nobel prize

Home » nobel prize

Wednesday Evening News Roundup

Wednesday Evening News Roundup

Yesterday, I mentioned that last year was the second warmest year on record. Australia is simply baking this year.

I would like to spend a little time talking about an idea that was floated over at Pragmatic Capitalism over a year ago. As you recall, about a year ago we had the showdown at the OK Corral (well, it was really Congress) over the debt ceiling. The Republicans were determined to cut spending at all costs. If it meant taking the economy, so be it. If it meant taking the world economy, that was a price that many Republicans thought was worth paying. So, another debt ceiling is looming on the horizon. We have the treasury secretary telling us when we’re going to run out of money (basically within weeks if Congress does not act). Now, comes this idea, which has been talked about on several blogs (here and here). Why doesn’t the treasury print a $1 trillion coin and then march that coin over to the Federal Reserve and deposit the coin? The treasury doesn’t need Congress’s permission to print the coin. Since our money is not tethered to something tangible like gold, there’s no reason we can’t do this. The idea sounded half-baked until Nobel prize-winning economist Paul Krugman said it wasn’t a bad idea. In my opinion, we need to avoid the constant threat of government shutdown and default. We need for all members of Congress to begin to act like adults instead of spoiled brats. Governing is about compromise. Governing is not about jumping up and down and stomping your feet like a four-year-old in the middle of a massive tantrum. I am for any solution that avoids economic uncertainty and promotes job growth here in the United States. If that solution means we need to print a $1 trillion coin then I’m all for it. (Oh, don’t get distracted by some of the craziness that I’ve heard from conservatives over the last 24 hours. Someone has decided to confuse the American public by saying we have to print a coin that is actually worth $1 trillion and would therefore have to be the size of an ocean liner. The logic is stupid. Currently we print coins and money that are clearly not worth their face value. A $100 bill is not made up of a hundred dollars’ worth of paper. A $1000 bill is clearly not made up worth of a thousand dollars’ worth of paper and ink. Ignore this bit of stupidity.) (more…)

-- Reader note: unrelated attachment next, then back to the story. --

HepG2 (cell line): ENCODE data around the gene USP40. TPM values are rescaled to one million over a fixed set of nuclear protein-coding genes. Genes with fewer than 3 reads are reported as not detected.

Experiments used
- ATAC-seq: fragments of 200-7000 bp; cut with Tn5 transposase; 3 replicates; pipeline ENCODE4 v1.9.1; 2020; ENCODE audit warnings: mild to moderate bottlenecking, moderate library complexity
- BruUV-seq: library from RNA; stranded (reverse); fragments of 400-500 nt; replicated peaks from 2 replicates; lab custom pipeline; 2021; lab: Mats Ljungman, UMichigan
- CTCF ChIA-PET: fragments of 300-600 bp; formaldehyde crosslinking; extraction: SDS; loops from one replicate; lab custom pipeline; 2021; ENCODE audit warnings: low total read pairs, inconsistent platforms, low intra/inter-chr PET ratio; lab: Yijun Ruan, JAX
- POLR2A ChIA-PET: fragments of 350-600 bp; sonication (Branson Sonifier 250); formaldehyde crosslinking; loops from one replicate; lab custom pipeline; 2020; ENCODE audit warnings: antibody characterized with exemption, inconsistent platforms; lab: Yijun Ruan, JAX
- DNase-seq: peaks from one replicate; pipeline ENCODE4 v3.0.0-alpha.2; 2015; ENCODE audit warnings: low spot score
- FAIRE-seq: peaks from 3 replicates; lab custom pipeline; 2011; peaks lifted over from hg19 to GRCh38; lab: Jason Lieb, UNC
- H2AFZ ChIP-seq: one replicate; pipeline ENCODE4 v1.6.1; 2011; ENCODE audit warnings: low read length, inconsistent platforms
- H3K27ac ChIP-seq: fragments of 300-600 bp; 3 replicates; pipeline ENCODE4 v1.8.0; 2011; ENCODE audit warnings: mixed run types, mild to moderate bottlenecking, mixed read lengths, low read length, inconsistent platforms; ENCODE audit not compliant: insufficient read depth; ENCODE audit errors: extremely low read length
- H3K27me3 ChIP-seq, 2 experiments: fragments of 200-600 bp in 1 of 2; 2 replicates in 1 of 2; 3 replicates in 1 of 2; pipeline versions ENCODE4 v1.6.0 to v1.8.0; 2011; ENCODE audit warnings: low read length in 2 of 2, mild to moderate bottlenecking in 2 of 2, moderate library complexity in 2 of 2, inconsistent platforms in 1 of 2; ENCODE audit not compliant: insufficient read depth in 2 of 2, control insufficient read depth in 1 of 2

By |2013-11-03T18:18:47-04:00January 9th, 2013|Budget, Environment, Foreign Affairs|Comments Off on Wednesday Evening News Roundup

LTCM – how to raise $1 billion, without breaking a sweat

(Much of the following information comes from the book When Genius Failed – The Rise and Fall of Long-Term Capital Management)

John Meriwether was the heart, soul and brains of LTCM (Long-Term Capital Management). He was an extremely successful trader, arbitrage trader, at Salomon Brothers. Then, a funny thing happened, he was caught up in a scandal in falsifying U.S. Treasury auctions. Although he was never accused, a top bond trader who worked under him admitted to the allegations. John Meriwether was forced to resign. That was 1991. He decided that he was going to start his own hedge fund. This is not to be just any old hedge fund. This was can be a hedge fund that was the home to the “best and the brightest.” He cultivated a close knit group that work together at Salomon Brothers. These weren’t the typical cigar chomping, hard drinking Wall Street types. He cultivated college professors. College professors like Eric Rosenfeld who was a Harvard business school assistant professor and Lawrence Hilibrand who had two degrees from MIT.